A group of ISIS fighters attacked a Syrian military position in Deir Ezzor province overnight and, according to the Syrian Observatory for Human Rights, killed 35 pro-government troops including nine Russian soldiers–not contractors, but actually active duty soldiers. Russia’s defense ministry has acknowledged four Russian deaths in the attack, which it says also left 43 of the attackers dead.
The armed opposition is now relegated to Idlib province in the north near the Turkish border and Daraa in the south near the Jordanian border. On Friday, Syrian aircraft dropped leaflets in the northern districts of Daraa, warning rebels to lay down their weapons or face an offensive there.
“The men of the Syrian army are coming. Take your decision before it is too late,” the leaflets read, according to the Syrian Central Military Media’s website.
The good news (?) is that the Syrian government has begun forming a committee to “review” the Syrian constitution. So that’s…nice? Contrary to multiple international calls for a brand new constitution, though, Damascus says it will only consider amendments to the current document.
The Saudi-Yemeni-Emirati-etc. coalition advance north along Yemen’s Red Sea coast toward Hudaydah cost at least 150 lives this week according to anonymous Yemeni government sources as well as witnesses. If/when they get to Hudaydah, which the coalition says is being used to smuggle weapons for the Houthis into the country, the cost could be even grimmer. Hudaydah is the main and really only point of entry for humanitarian goods coming into the country, so any damage to its port is going to greatly exacerbate Yemen’s already massive struggles.
The Houthis claim that a Saudi airstrike on Sanaa on Saturday killed at least four civilians. The Saudis, meanwhile, say that they prevented a drone attack against the airport in the city of Abha, also on Saturday.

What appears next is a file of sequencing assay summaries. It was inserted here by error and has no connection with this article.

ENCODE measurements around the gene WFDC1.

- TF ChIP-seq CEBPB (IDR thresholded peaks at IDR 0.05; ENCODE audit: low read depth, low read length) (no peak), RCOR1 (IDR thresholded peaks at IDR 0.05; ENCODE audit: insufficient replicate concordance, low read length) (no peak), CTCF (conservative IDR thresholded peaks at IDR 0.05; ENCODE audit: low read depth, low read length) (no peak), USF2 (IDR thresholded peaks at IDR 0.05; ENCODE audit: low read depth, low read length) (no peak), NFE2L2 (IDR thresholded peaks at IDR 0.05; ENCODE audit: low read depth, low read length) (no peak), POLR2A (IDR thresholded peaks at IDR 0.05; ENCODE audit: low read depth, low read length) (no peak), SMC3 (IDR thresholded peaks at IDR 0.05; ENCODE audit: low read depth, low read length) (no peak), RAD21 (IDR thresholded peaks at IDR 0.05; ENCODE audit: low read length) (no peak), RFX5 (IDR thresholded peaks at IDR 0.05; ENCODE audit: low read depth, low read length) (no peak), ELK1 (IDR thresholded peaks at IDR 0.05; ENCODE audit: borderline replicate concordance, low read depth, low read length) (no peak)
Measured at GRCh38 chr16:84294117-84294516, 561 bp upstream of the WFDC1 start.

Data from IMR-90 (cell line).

Iraq’s largest Shiʿa political party, Islamic Dawa, is facing an uncertain post-election future. Having split into two lists for the vote because of the rivalry between its two most prominent figures–Prime Minister Haider al-Abadi and former Prime Minister Nouri al-Maliki–the party is now considering whether or not to reunite behind one of them. Maliki insists that the party had always planned to reunite after the election, but Abadi disputes this. Combined, the two lists would hold 67 seats in the next parliament, more than Muqtada al-Sadr’s Sairoon party (which won more seats than any other list in the May 12 vote), but it would be a tenuous alliance at best and it will be impossible for Abadi to negotiate with Sadr under those circumstances, as Sadr despises Maliki. Maliki may also be opposed to Abadi leading the reunified party, even though Abadi’s list won 42 seats to Maliki’s 25. Abadi may formally leave Dawa altogether if Maliki refuses to take a hint, though I’m sure that depends on how his talks with Sadr go.
Mahmoud Abbas, currently in the hospital being treated for a lung infection, had his stay extended on Sunday. Abbas went into the hospital on May 20 for ear surgery before the infection developed. Consider this a periodic reminder that Abbas, as unpopular and ineffective as he has been, has consolidated power so thoroughly within Fatah, the PLO, and the Palestinian Authority that he has no apparent successor nor is it really clear what the process for choosing a successor would be. If Abbas were to die in office, the speaker of the Palestinian parliament should by law succeed him as president on an interim basis. The problem is that the last time Palestinians voted in a parliamentary election was in 2006 and Hamas won, so the nominal speaker of the Palestinian Legislative Council is Hamas member Aziz Duwaik. Fatah will under no circumstances allow somebody from Hamas to become president of the PA, even on an interim basis. As far as Palestinian politics are concerned right now, to borrow a phrase, it’s after Abbas, the deluge.